Purple Rose chisels out a masterpiece with 'A Stone Carver'
Photo by Sean Carter
And fittingly, this same sense of joyous, breathless wonder pervades the Purple Rose Theatre’s terrific new production of William Mastrosimone’s “A Stone Carver.”
Set in a home that’s scheduled for demolition—thanks to the government’s plans to build a new off-ramp on that very spot—“Stone Carver” focuses on an aging, curmudgeonly Italian-American man named Agostino (Guy Sanville), who refuses to recognize claims of eminent domain and instead holes up with a shotgun and some homemade wine.
His grown son Raff (Matthew David) soon arrives with fiancee Janice (Charlyn Swarthout)—whom Agostino has never met before—to try and talk some sense into his father. But for reasons that are gradually revealed, Agostino can’t bring himself to let go of the house and his memories.
Mastrosimone, of course, is most famous for his play “Extremities”—which makes “Stone Carver” feel all the more like a hidden little gem that not enough people have come to appreciate yet, given how funny, moving, and wholly engrossing it obviously can be.
What mostly seals the deal on the Rose’s 90 minute production is Sanville’s virtuoso performance. Agostino is the play’s anchor, but the role is tricky; the man is mean and pompous, yet hints of his vulnerability must seep through to the surface, too, in order to earn the audience’s sympathy. Sanville pulls off this feat while also earning big laughs and providing Agostino with a charmingly mischievous spark.
David, meanwhile, is perfectly cast as the son who has turned away from the family’s stone carving tradition to pursue construction work and political office. And Swarthout makes Janice’s slow ride from buttoned-up formality to feisty drunkenness appealingly believable.
Daniel C. Walker’s fantastic set design (decked out with Danna Segrest’s meticulous props) has the interior of Agostino’s house on the thrust stage, and Agostino’s garden, with a brick wall and an iron fence entrance, behind that. Dana White’s lighting design helps to visually elucidate the grip that the past holds over Agostino and his home; Quintessa Gallinat's excellent sound design provides everything from blackbirds to skittering rats; and Shelby Newport’s costume design is appropriate while also providing layers that the characters shed as they grow less guarded with each other.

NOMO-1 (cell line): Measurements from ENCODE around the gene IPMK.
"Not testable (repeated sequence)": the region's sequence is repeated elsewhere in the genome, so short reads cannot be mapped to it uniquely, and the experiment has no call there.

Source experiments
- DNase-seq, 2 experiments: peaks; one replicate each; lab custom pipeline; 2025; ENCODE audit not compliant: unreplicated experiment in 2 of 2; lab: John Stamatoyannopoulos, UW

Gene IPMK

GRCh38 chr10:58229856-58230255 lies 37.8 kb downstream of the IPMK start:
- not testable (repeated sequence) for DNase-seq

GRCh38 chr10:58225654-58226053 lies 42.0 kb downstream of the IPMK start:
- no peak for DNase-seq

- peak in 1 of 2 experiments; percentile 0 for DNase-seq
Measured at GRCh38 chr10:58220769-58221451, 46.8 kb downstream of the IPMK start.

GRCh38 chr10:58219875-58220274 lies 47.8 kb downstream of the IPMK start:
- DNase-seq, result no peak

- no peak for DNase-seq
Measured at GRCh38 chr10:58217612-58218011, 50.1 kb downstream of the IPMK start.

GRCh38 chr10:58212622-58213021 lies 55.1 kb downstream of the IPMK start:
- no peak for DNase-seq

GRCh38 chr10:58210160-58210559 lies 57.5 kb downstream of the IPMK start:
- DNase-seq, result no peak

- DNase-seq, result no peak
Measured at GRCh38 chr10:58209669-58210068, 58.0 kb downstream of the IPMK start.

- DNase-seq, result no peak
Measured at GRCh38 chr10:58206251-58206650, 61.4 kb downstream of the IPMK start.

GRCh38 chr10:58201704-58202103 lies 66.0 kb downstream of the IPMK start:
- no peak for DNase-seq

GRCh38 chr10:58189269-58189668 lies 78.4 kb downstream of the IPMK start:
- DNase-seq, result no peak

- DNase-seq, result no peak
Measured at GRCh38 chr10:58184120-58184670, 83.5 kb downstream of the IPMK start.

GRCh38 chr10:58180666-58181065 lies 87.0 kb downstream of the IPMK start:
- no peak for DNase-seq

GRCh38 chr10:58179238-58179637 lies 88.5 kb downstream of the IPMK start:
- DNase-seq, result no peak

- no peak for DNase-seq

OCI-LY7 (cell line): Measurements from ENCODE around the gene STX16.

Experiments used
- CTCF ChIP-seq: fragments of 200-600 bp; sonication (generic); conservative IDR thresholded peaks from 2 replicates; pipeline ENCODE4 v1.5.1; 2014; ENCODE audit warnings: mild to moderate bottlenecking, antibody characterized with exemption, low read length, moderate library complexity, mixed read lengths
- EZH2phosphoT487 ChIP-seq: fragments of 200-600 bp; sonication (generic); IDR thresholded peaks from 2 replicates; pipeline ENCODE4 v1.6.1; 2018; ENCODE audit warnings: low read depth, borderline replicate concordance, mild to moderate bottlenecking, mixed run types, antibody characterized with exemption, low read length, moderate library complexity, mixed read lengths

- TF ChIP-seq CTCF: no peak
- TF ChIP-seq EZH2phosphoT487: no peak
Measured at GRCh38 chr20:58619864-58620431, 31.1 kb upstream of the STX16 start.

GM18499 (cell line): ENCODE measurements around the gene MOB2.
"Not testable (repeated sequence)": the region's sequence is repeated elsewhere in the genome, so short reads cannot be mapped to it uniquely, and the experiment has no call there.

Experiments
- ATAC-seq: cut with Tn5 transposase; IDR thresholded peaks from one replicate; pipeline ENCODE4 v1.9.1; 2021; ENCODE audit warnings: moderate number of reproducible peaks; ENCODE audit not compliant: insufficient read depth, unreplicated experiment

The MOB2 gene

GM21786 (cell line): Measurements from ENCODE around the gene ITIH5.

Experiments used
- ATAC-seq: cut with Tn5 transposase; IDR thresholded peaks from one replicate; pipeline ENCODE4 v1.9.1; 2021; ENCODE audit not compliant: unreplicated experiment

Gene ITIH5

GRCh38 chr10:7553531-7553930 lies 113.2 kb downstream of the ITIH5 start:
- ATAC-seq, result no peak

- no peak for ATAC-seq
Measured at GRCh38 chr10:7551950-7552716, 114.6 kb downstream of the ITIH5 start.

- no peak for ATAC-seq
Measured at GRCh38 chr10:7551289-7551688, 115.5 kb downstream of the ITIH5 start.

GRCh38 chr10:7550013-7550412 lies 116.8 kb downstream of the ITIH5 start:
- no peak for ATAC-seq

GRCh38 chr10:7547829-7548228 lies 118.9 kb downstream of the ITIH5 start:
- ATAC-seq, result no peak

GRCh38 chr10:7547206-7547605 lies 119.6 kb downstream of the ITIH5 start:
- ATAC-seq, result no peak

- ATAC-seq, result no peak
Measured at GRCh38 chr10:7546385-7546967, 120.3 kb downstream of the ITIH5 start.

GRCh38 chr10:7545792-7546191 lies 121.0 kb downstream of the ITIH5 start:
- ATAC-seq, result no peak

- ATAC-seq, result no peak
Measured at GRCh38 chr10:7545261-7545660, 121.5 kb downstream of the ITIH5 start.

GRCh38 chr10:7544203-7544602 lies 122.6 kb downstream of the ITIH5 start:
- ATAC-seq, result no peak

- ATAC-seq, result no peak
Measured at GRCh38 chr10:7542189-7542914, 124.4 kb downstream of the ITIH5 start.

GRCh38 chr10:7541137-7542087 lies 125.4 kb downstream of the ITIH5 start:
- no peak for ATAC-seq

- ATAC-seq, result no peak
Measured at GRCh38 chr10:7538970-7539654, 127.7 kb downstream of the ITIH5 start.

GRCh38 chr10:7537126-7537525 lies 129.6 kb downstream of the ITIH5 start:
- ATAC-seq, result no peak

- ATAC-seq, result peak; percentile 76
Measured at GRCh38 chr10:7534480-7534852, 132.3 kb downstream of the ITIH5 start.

My one qualm with the production on opening night involved Sanville and David’s boxing match, which felt a bit technically and emotionally unconvincing (particularly since Raff is supposed to have been a former Golden Gloves champ). This may, however, be something that evolves and improves throughout the play’s run.
Ultimately, with “Stone Carver,” the Rose is offering what may well be its strongest, most thoroughly satisfying production since its multiple-award-winning take on William Inge’s “Bus Stop” in 2005—no small feat for first-time director Rhiannon Ragland, who’s clearly managed to carve out something pretty lovely and memorable on her first try.
"A Stone Carver" continues through March 10. For more information, see the AnnArbor.com preview article.